P.J.R.: Hockey-watching rules are waived for NHL's first round
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I've always had rules for watching sports. This is an era when there is more great television and more sporting contests available than at any time. That makes the enforcement of the sports-watching rules crucial, if you're going to have time for "Game of Thrones'' and "True Detective'' and "The Bridge,'' etc.
The first rule is that all sports are better watched live if being played in a ballpark or an arena, and better watched on television if being played in a stadium, or on a course or track.
Two advances have modified the rules to some degree: A) HD has become the norm; and B) highlights from games coast-to-coast are available almost instantly.
Back in January 2009, I became a half-timer at the Star Tribune and full-timer on the radio, and this led to one of the finest changes in schedule that could occur for an old-time sportswriter:
I was no longer scheduled for the Monday edition of the newspaper. That meant I was no longer required to attend Vikings' game played on Sundays.
It was hard to imagine the joy of watching the NFL from the comfort of a TV den in Golden Valley, rather than joining the mob making its way to the Metrodome, and squeezing through the crowded corridors, and having your eyeballs hurt and ears bleed from the volume of the sound system.
And then three years ago, I discovered the grandeur of the NFL Red Zone, 6½ straight hours of all the important sequences from every Sunday game, and, Nirvana, I don't even have to watch the Vikings wall-to-wall anymore ... don't have to wait through the ads, the replays and the clichéd commentary.
If anything important is happening with the Purple, the Red Zone will bring it to me. Three greatest inventions in media history: A) the printing press; B) the Website, Baseball Reference; and C) NFL Red Zone.
Maybe I should throw in High Definition and make it four.
The dependence on HD has become so strong that I made the traumatic decision not to buy the baseball package for the first time since it became available on Comcast.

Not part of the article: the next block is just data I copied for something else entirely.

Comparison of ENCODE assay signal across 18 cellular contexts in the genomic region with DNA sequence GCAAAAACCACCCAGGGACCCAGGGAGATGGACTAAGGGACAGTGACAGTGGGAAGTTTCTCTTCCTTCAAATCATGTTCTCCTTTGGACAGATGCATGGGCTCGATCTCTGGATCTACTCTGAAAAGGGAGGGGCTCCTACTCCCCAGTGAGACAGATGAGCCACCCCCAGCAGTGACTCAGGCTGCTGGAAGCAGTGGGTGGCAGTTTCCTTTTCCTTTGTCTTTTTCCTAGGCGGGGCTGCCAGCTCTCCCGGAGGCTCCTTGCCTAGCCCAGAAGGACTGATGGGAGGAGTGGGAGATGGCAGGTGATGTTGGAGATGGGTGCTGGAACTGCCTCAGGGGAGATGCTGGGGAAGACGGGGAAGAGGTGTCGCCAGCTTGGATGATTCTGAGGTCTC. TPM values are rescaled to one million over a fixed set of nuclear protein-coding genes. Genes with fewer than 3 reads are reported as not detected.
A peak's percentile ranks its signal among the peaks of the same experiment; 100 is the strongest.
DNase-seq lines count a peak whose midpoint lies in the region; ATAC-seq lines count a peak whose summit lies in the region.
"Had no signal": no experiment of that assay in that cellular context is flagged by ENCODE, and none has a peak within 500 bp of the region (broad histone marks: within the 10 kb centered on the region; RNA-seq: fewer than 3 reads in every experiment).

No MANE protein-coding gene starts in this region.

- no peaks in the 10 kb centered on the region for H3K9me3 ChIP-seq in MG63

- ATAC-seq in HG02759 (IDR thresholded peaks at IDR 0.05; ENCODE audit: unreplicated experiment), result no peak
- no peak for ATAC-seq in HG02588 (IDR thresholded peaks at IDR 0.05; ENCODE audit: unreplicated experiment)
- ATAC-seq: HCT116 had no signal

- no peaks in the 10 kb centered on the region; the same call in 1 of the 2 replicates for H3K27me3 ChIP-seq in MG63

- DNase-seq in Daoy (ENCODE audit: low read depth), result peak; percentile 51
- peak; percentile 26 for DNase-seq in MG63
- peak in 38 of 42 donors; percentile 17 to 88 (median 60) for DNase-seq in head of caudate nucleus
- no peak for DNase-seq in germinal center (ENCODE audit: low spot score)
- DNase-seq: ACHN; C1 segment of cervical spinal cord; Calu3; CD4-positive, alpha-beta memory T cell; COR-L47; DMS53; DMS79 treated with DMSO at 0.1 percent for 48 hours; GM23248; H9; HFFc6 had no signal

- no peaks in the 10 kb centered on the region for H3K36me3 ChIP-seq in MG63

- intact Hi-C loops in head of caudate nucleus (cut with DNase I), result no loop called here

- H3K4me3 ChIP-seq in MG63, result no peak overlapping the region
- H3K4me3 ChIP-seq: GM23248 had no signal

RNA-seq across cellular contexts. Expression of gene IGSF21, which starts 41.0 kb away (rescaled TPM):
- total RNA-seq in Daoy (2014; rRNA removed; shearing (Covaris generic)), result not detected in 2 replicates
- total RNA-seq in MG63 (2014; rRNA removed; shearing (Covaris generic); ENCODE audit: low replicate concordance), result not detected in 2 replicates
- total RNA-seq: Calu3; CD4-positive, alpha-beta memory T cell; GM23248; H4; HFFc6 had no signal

The one and only reason for the boycott: Comcast's MLB package might have eight, nine games going at once, but a small percentage are available in HD.
Don't give me any crapola about hooking up the MLB package from the computer and running it through the TV ... if I'm paying Comcast, I want them to give me full HD, period.
If not, I'll take the out-of-market games I can get on the MLB Network or ESPN - and then I'll check in on the MLB Network's highlight show to see what's happening, and hope against hope that Harold Reynolds isn't saying something idiotic.
My most established rules for sports watching on TV are for hockey. They are complex for watching an NHL game in the regular season, and not complex at all for watching a college game (unless it's the Frozen Four, I don't).
NHL regular season: If a team is on a power play, I'll watch. If it's 5-on-5 but tied or a one-goal game, I'll watch for the last couple of minutes of the first or second period. If it's a two-goal game or closer, I'll watch the last four minutes of regulation.
Also: I'll watch 4-on-4 overtime, but I won't watch a shootout as a protest against the cheapness of the gimmick.
These rules do go out the window for the playoffs ... especially in the first round. My theory is the best the NHL has to offer comes in its first round. There are eight series, and a half-dozen of them are probably going to turn into butt kickers, and the players are rested and have their legs, and the favorites get all tensed up if they lose one of the first two at home, and we all know there's nothing better in sports than watching a pro team fighting to avoid a choke label against a bunch of underdogs.
Andrew Brunette was on The Ride with Reusse on Monday and he actually endorsed the idea that the first round of the playoffs was the NHL at its best, before I had a chance to bring it up.
And then throw in the possibility that you'll hear Doc Emrick (the best in any sport) on the call, and, yeah ... I waive my NHL-watching rules for the first round.
Heck, I've been known to watch seven, eight minutes in a row of 5-of-5 in the first round, which is hardcore hockey in my world.
--PATRICK JAMES REUSSE